As in the area of protein structure prediction, competitive evaluations have played a role in pushing the field of biomedical natural language processing forward. Four competitive evaluations have been held in recent years; Hirschman and Blaschke (2006) reviews their structure and results. Perhaps the most influential of these evaluations has been the TREC Genomics Track (Hersh and Bhupatiraju, 2003; Hersh et al., 2004, 2005). Supported by the National Institute of Standards and Technology, TREC provides a forum for evaluation of information retrieval systems. The Genomics Track, begun in 2003 and now an annual event, focuses on document retrieval and classification tasks related to molecular biology. The 2004 competition had 29 participating research groups, and the 2005 competition was the largest track in TREC, with 41 participants. The BioNLP competition (Kim et al., 2004) focused on entity identification as a prerequisite step in information extraction. BioCreative (Hirschman et al., 2005a) was a 2004 competition involving a number of facets of the information extraction task. Twenty-seven teams participated in one or more of three related tasks: location of gene mentions in text, normalization of gene mentions to Entrez Gene entries, and extraction of gene/function associations. The earliest biomedical text data mining competition was an information extraction task sponsored by the Knowledge Discovery and Data mining (KDD) Cup in which participants built systems to aid in the FlyBase curation process (Yeh et al., 2003). In the aggregate, these events have demonstrated that competitive evaluation of biomedical text data mining is practical, that it scales well to realistic problems, and that there are potential applications, especially in the area of model organism database curation, for concept-based text data mining from biomedical documents.
In the postgenomic era, finding and integrating all of the information relevant to a particular hypothesis requires transcending many disciplinary boundaries. Different research communities may “speak different languages,” even when making reference to the same underlying concepts. BLP tools for information retrieval, organization, and extraction are already helping to bridge the gaps between these communities, but even when they are effective, the sheer amount of relevant information can be overwhelming, and new computational tools for effectively assimilating all this information are needed. Recently, several somewhat speculative approaches have been suggested for changing the nature of scientists’ interaction with the literature, interposing biognostic (“life-knowing”) systems as mediators. For example, the HyBrow system (Racunas et al., 2004) provides graphical and textual tools for a researcher to specify a detailed molecular hypothesis, and then the system identifies statements in the literature that support or contradict aspects of the hypothesis. The program can also suggest small modifications to the stated hypothesis that would increase support and/or decrease conflict with existing knowledge. So far, its knowledge base has been restricted to a small, manually constructed data set related to yeast galactose metabolism; an example related to this system can be explored at http://www.hybrow.org. Providing a text-mining back-end to HyBrow would result in the creation of a knowledge discovery system possessing a flexibility and hypothesis space larger than any text-based knowledge discovery system to date. Although major challenges remain in devising information extraction, knowledge representation, and user interface schemes adequate to achieving the vision of a biognostic machine, the potential for richer forms of computer mediation between researchers and the primary literature is significant.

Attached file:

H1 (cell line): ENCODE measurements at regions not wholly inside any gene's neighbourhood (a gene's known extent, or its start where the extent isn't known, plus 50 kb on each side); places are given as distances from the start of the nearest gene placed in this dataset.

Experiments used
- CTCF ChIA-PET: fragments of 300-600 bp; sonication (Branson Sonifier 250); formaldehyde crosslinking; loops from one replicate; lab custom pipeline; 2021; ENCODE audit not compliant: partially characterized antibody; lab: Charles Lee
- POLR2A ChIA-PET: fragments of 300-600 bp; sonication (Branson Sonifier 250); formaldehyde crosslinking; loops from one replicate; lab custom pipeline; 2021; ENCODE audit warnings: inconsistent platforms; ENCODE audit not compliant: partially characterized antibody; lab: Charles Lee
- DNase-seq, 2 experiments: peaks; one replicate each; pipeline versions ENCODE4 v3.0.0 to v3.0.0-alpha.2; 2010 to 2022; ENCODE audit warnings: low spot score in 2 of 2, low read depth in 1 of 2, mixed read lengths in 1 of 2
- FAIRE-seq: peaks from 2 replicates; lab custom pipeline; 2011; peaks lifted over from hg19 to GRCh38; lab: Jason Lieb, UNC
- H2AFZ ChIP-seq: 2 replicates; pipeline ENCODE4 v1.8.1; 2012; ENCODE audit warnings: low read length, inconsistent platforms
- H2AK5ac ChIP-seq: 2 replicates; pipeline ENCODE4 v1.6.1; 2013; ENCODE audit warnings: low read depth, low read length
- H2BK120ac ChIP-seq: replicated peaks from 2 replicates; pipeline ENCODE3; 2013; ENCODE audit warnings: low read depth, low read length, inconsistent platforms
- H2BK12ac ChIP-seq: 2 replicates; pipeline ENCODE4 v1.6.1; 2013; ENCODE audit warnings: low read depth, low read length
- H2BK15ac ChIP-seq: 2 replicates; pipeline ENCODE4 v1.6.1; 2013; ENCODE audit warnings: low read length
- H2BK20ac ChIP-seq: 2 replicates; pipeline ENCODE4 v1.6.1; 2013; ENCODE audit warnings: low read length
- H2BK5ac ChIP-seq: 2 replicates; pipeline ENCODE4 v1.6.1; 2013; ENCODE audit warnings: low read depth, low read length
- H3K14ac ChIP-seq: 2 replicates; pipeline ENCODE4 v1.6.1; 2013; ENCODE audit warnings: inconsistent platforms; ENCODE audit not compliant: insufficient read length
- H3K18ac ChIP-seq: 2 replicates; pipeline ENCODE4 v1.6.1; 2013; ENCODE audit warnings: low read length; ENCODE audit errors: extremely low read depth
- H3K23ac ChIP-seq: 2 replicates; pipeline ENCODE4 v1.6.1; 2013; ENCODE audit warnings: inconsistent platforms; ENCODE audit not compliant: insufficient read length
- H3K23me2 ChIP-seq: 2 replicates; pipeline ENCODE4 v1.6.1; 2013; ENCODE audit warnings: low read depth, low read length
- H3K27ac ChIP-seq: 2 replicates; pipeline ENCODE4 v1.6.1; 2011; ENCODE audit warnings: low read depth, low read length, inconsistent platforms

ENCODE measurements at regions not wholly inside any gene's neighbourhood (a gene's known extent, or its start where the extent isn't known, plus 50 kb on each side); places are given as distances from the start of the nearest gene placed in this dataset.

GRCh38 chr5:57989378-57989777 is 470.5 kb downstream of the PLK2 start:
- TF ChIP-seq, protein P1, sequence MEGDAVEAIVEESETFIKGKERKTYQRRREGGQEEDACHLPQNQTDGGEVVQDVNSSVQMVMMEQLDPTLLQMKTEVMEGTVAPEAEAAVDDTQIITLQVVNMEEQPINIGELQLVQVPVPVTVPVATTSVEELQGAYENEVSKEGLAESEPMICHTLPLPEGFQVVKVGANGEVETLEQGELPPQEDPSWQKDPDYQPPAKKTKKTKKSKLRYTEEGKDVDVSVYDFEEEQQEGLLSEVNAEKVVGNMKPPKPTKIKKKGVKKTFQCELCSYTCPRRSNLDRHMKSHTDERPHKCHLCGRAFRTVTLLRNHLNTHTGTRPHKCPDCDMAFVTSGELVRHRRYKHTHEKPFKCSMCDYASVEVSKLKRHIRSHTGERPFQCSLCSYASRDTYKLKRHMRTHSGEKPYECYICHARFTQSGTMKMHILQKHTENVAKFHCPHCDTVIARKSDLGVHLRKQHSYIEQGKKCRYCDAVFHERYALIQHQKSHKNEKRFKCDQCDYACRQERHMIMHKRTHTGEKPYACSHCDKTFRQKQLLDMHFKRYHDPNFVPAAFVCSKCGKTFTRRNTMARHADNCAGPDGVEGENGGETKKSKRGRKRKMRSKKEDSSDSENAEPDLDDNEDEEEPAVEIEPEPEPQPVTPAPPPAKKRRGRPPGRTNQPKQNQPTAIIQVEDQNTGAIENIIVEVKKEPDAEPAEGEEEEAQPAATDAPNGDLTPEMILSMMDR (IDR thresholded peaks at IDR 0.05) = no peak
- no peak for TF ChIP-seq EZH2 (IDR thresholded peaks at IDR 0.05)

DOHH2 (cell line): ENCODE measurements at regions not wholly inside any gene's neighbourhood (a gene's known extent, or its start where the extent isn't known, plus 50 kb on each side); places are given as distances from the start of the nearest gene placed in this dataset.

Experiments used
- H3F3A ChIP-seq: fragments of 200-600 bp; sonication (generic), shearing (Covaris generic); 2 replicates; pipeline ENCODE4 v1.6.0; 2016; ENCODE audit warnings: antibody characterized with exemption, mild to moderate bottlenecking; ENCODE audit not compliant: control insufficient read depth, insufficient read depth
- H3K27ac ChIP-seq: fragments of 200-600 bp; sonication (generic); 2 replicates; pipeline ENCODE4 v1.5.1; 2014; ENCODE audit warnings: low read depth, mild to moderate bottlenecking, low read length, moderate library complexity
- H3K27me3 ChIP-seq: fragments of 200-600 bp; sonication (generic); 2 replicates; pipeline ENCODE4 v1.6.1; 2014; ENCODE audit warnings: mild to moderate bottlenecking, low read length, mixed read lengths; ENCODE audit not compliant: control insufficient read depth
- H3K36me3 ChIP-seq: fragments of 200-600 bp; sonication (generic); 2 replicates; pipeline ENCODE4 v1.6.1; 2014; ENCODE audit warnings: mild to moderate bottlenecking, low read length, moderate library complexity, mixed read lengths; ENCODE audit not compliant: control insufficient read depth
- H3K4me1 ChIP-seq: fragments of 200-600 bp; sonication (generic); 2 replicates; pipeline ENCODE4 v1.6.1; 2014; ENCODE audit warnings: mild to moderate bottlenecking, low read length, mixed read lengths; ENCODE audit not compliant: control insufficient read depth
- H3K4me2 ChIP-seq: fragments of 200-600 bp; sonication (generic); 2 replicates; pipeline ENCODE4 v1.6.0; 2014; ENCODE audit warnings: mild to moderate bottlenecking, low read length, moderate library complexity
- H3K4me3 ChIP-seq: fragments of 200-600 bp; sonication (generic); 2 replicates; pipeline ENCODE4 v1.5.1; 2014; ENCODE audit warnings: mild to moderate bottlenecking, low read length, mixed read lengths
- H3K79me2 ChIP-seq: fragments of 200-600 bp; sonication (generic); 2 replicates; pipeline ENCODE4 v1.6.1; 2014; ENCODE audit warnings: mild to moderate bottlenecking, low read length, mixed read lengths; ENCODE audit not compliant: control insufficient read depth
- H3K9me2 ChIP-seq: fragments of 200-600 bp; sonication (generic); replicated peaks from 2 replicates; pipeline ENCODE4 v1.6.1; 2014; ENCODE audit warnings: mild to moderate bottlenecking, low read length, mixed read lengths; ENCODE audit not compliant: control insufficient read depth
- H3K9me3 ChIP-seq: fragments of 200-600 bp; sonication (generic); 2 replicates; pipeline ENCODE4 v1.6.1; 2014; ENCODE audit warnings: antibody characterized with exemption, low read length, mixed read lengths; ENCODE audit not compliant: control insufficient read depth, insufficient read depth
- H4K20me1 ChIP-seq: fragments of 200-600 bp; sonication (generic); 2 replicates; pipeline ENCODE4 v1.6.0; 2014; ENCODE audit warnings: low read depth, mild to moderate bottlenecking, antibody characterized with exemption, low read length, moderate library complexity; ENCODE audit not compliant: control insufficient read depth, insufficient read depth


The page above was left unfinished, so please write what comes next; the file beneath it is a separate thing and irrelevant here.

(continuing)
Three recent books provide in-depth treatment of biomedical text data mining. Hersh (2003) focuses on information retrieval. Ananiadou and McNaught (2006) covers the various BLP task types, as well as describing resources and evaluation methods. Shatkay and Craven (2007) discusses biomedical text mining from a primarily machine-learning-based perspective. A variety of review papers and tutorial materials with varying foci are available. Many of them, along with a wide variety of other publications on BLP, can be accessed through the BLIMP website (http://blimp.cs.queensu.ca/); http://www.BioNLP.org is another useful resource for biologists who are interested in language processing. “General-domain” NLP is an active area of research in computer science and linguistics, and a number of industry and government groups view it as having great strategic importance (e.g., Google, Microsoft, DARPA, and ARDA). For general-domain NLP, Jackson and Moulinier (2002) is an excellent overview of the field. Jurafsky and Martin (2000) is the standard general text, and Manning and Schütze (1999) is the standard text for statistical approaches.
The authors thank Hao Chen, Hans-Michael Müller, and Parantu Shah for usage data; Lynne Fox for information on PubMed; MITRE’s Biomedical Information Processing group for data on Drosophila name ambiguity; and Preslav Nakov and Marti Hearst for adapting Figure 2.